In an April 9 memo to the faculty from the Committee entitled "Course Evaluations for spring 2010" the Committee said: "We will be using the same evaluation form we have used for the past decade. The new process differs in that: a) responses will be entered electronically, not via pencil on paper; b) students will be able to complete each evaluation at a time and place of their choice between 8 a.m. on Monday, May 3 and 5 p.m. on Friday, May 7; c) faculty will have a chance...to add up to two optional questions for their students in each course to answer; and d) results will be available shortly after the grade submission deadline."
Point "c," the ability to add up to two optional questions is popular among many faculty members. In a test-run during the 2008-09 academic year, where some faculty members volunteered to try course evaluations online in addition to the paper, some responses brought in valuable feedback. The test-run also saw an increased narrative response from student participants. These questions can be tailored to fit the particular course, textbook or subject matter for example that the professor is interested in learning more about. That faculty member will be the only person to see the questions. "It's a really interesting way for the faculty to get feedback with no risk," King said.
Chris Hoder '12 took part in the online test-run last year for his professors who elected to have them. "I thought that because they allowed the teachers to add questions it directed the student to give better additional feedback."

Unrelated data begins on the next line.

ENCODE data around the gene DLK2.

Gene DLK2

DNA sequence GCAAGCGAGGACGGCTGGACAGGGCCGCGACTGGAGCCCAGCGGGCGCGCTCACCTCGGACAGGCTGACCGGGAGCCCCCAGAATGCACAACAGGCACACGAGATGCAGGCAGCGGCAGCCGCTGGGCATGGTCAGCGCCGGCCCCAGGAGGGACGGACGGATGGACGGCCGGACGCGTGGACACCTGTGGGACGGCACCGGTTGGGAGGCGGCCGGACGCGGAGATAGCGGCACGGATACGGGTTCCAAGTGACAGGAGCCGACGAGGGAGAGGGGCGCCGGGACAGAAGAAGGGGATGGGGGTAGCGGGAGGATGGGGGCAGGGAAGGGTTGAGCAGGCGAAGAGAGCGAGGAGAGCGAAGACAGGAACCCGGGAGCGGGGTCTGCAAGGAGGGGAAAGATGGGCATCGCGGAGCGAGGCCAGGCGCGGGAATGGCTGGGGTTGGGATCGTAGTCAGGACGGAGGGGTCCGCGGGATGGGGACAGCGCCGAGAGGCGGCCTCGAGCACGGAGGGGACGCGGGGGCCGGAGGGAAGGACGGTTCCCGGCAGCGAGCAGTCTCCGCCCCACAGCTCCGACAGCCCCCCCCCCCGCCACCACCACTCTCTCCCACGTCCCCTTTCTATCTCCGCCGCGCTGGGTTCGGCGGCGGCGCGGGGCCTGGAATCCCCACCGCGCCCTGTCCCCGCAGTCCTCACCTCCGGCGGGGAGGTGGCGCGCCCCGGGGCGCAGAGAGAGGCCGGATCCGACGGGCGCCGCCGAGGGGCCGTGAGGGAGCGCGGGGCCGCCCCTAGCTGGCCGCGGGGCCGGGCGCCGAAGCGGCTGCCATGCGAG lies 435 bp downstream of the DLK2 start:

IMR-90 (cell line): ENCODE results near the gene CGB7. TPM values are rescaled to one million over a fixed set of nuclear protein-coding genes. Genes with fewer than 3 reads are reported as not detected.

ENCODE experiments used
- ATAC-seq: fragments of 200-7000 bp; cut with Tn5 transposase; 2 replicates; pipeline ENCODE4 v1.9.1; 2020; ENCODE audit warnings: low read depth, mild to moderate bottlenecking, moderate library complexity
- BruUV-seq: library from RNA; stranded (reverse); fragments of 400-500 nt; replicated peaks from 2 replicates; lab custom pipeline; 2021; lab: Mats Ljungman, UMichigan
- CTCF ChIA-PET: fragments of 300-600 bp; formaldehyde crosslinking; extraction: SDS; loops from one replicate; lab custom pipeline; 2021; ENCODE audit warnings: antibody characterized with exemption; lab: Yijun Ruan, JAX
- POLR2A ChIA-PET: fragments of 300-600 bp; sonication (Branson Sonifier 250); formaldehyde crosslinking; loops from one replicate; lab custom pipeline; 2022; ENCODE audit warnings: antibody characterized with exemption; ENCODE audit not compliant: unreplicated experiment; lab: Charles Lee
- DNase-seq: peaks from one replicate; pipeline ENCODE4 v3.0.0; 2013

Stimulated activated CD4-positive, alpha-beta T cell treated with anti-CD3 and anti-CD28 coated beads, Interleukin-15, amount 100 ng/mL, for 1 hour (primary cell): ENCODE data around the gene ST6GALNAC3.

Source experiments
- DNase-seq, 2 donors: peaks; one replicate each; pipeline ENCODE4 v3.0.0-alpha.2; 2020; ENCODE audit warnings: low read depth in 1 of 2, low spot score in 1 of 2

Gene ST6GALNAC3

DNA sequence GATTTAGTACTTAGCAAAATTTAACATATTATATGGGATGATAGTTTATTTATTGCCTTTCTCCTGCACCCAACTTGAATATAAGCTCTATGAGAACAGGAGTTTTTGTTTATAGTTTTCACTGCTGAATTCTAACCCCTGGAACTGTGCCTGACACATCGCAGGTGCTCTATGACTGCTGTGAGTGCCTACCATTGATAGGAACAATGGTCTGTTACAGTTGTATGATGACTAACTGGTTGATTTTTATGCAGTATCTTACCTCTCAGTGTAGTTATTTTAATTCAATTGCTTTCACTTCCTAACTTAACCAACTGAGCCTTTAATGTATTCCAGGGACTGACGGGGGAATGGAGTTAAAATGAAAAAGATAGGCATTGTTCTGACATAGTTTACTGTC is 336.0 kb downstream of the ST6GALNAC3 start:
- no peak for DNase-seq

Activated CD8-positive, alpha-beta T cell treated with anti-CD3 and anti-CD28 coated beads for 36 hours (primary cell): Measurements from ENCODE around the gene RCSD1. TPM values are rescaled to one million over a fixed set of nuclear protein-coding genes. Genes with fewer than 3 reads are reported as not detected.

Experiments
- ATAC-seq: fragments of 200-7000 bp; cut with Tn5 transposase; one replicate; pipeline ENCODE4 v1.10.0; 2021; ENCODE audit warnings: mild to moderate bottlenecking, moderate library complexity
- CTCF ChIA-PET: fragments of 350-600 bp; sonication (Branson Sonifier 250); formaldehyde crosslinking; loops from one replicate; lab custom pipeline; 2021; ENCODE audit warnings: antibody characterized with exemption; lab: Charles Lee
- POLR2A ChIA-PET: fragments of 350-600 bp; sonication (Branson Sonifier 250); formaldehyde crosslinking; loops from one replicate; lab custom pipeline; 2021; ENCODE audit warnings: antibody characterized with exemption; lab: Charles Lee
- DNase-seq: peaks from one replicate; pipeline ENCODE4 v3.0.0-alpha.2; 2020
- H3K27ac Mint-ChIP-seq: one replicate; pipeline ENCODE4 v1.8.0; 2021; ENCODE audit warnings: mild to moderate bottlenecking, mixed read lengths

"We want to re-engage the students on what they liked and what they didn't like [in a course] and why. And that comes from the writing part. So what we're hoping is that the electronic venue will encourage and expand the student narrative," King said. He noted that the online course evaluations offered in addition to the hand-written evaluations--a test program in the 2008-09 academic year--did, for the most part, yield more of a narrative response than the hand-written evaluations seemed to generate. These were voluntary evaluations available only in classes of professors who elected to provide the electronic test program. This allowed the Committee to figure out many of the technical aspects of holding course evaluations online.
Another aspect of holding evaluations online is that it provides a deeper level of anonymity for students. "Electronic evaluation provides anonymity for students whereas the handwritten one does not," King said. Although the personal information at the heading of the course evaluations is self-declared and do not ask for student names, it is possible for professors to recognize students' handwriting on the paper forms. The online evaluations will be completely detached from student names.
They will also be less-time consuming to process, take up less space, be available to the faculty much more quickly--it currently takes six to eight weeks for professors to get their paper evaluations back--and, as King said, will be more secure filed electronically than as hard copy in a file box on campus.
Some faculty members were skeptical about how some students might handle the evaluations outside of classroom, suggesting that some may engage in 'evaluation parties,' potentially involving alcohol and irresponsible completion of the forms. In response to these concerns, there will be a time-stamp on the submitted evaluation in case there are suspicions of foul play. Once a student submits his or her evaluation, it cannot be re-accessed. "You can't go back because we don't know who you are," King said. The system breaks the link between the students' name and his or her evaluations.